Have you ever wondered what an SA105 form is and how this might work for your self-assessment needs? In many cases, there’s a lot to remember when it comes to self-assessment, which often means that people struggle to work out which forms they need to submit.
Nevertheless, this shouldn’t have to be the case, and so we’ve outlined some of the main things you need to know about what an SA105 form is as follows.
What is an SA105 Form?
First of all, it’s important to consider what the SA105 form actually is. This particular document is used to declare income from property ownership in the UK. Generally speaking, it’s commonly used for rental properties (including both short-term and long-term lets) and furnished holiday lettings in the UK or EEA.
As part of the SA105, you will need to provide several important details relating to your work as a self-employed individual, including your income and expenses. As such, the form calculates the tax owed for the tax year on self-employed or partnership incomes.
Exceptions to the SA105 Form
While the SA105 is used to declare income from properties, it’s important to recognize that the SA105 does have several key exceptions that should be noted. Capital gains following a property sale are excluded, as is income from foreign properties. Peer-to-peer property loans and real estate investment trusts are also excluded.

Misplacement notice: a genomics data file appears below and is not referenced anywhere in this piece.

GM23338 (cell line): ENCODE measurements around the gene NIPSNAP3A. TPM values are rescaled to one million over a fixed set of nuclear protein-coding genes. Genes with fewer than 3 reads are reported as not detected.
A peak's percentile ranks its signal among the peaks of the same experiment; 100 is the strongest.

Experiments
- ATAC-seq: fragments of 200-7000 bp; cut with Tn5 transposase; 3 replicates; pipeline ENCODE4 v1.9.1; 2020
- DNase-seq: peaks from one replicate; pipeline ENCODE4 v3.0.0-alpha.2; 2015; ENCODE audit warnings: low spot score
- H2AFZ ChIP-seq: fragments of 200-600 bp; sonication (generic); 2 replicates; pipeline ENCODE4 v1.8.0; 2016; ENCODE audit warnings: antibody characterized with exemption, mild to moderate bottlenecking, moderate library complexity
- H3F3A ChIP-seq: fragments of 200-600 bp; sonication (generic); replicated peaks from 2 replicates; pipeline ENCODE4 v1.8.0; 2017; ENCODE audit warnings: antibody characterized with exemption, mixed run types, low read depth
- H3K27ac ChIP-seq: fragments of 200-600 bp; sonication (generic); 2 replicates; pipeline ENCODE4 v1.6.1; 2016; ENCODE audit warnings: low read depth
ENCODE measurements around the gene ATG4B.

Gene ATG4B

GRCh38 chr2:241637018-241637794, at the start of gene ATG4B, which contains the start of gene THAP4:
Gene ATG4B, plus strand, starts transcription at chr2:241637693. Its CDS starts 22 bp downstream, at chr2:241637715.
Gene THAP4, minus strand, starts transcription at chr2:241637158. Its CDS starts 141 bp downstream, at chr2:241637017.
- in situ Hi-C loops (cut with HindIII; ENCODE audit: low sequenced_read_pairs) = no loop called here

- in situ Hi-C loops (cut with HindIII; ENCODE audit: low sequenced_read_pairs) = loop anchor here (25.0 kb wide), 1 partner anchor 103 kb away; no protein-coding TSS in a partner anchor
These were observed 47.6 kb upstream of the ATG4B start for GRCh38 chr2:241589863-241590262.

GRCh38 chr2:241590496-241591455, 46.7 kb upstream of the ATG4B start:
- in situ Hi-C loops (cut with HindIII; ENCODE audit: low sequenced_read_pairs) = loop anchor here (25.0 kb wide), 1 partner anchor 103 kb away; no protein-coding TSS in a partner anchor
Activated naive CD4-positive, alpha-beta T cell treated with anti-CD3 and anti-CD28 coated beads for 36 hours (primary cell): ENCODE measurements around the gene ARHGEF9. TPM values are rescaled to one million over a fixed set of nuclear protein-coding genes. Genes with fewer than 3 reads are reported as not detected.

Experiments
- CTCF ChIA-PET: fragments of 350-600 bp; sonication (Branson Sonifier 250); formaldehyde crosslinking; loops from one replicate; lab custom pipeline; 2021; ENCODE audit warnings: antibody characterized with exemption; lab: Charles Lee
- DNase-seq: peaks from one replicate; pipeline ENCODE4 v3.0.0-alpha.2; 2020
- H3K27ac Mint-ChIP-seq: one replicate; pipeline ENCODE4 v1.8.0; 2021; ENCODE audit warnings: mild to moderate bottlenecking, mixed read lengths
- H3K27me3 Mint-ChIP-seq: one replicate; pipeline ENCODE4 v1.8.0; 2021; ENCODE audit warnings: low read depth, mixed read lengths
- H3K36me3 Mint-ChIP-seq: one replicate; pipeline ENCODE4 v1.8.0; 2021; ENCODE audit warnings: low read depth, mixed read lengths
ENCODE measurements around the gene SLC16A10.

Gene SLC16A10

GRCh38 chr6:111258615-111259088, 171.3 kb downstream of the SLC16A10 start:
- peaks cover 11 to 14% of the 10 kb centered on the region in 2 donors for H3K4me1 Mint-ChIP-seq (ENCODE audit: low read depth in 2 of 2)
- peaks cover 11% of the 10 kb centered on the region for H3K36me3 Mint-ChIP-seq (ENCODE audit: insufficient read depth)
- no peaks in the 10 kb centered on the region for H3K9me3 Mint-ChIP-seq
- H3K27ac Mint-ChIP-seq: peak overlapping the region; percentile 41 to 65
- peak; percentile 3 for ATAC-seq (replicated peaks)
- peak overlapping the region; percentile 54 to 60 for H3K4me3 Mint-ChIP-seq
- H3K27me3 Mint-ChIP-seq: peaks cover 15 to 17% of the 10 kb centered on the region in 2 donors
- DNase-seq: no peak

When are SA105 Forms Due?
As with any tax form, it’s important to make sure that you submit the SA105 form on time and before deadlines to avoid potential consequences and fines. Generally speaking, if you’re submitting your SA105 as a paper copy, you will need to submit this before the 31st of October. However, the deadline is a little more generous if you have been looking to submit your SA105 form digitally, so the form needs to be sent before the 31st of January.
Crucially, we should stress here that SA105 forms need to be completed carefully and accurately to avoid making any mistakes, so ideally, try to complete these with time to spare in case you need to check any figures. Submitting your SA105 property form late could result in fees and fines, so make sure to plan this into your regular accounting overall.
Knowing about the different forms can be hugely helpful if you’ve been struggling with your own self assessment. Fortunately, an SA105 form is relatively simple to understand. However, if you still have any further questions about the SA105, or